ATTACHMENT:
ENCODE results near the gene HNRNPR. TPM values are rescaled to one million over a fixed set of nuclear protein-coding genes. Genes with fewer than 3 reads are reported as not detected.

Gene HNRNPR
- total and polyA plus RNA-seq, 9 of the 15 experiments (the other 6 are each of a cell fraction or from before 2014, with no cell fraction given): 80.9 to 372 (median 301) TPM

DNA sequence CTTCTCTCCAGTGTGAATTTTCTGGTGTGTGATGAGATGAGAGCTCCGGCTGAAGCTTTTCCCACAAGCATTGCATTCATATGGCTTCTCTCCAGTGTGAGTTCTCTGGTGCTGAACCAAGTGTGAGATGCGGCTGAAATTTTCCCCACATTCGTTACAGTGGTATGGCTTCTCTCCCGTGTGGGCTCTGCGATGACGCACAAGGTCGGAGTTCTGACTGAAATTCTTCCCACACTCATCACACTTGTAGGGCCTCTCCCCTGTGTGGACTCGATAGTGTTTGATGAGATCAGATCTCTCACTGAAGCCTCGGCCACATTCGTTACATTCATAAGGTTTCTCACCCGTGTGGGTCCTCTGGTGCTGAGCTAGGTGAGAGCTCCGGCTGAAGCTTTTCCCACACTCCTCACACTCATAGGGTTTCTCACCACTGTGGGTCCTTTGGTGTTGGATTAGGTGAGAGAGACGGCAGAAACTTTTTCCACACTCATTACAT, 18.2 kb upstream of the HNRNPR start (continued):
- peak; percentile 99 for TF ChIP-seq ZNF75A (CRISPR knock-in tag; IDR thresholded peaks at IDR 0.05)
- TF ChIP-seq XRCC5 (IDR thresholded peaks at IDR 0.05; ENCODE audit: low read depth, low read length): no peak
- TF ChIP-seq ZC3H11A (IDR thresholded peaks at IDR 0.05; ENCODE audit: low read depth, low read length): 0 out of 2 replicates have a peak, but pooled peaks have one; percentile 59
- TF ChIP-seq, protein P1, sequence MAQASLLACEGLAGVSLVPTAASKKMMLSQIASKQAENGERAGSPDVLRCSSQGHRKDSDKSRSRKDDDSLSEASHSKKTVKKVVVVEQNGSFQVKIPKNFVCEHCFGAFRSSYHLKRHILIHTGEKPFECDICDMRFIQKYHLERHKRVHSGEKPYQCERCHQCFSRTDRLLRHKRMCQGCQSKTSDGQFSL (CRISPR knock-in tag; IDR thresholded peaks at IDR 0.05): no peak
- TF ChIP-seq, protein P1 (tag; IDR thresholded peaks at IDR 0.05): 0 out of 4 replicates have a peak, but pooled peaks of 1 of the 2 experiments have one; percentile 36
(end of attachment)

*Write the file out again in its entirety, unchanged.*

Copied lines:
ENCODE results near the gene HNRNPR. TPM values are rescaled to one million over a fixed set of nuclear protein-coding genes. Genes with fewer than 3 reads are reported as not detected.

Gene HNRNPR
- total and polyA plus RNA-seq, 9 of the 15 experiments (the other 6 are each of a cell fraction or from before 2014, with no cell fraction given): 80.9 to 372 (median 301) TPM

DNA sequence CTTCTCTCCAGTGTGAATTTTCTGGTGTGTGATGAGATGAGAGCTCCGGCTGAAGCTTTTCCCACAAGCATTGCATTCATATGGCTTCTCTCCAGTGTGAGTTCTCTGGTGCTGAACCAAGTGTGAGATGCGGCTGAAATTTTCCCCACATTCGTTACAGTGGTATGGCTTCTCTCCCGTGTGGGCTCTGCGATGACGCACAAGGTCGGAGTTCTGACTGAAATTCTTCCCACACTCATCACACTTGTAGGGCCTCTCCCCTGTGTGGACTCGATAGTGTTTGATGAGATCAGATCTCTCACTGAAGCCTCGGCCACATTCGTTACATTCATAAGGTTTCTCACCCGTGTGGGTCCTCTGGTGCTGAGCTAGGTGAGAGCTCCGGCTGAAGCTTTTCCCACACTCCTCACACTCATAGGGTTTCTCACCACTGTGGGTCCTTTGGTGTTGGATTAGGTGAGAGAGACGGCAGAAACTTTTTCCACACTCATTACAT, 18.2 kb upstream of the HNRNPR start (continued):
- peak; percentile 99 for TF ChIP-seq ZNF75A (CRISPR knock-in tag; IDR thresholded peaks at IDR 0.05)
- TF ChIP-seq XRCC5 (IDR thresholded peaks at IDR 0.05; ENCODE audit: low read depth, low read length): no peak
- TF ChIP-seq ZC3H11A (IDR thresholded peaks at IDR 0.05; ENCODE audit: low read depth, low read length): 0 out of 2 replicates have a peak, but pooled peaks have one; percentile 59
- TF ChIP-seq, protein P1, sequence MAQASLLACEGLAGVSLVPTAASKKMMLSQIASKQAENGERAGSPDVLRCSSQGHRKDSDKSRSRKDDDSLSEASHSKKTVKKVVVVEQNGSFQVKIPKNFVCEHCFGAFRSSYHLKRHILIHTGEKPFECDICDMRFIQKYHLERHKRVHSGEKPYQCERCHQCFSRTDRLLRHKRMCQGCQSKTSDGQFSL (CRISPR knock-in tag; IDR thresholded peaks at IDR 0.05): no peak
- TF ChIP-seq, protein P1 (tag; IDR thresholded peaks at IDR 0.05): 0 out of 4 replicates have a peak, but pooled peaks of 1 of the 2 experiments have one; percentile 36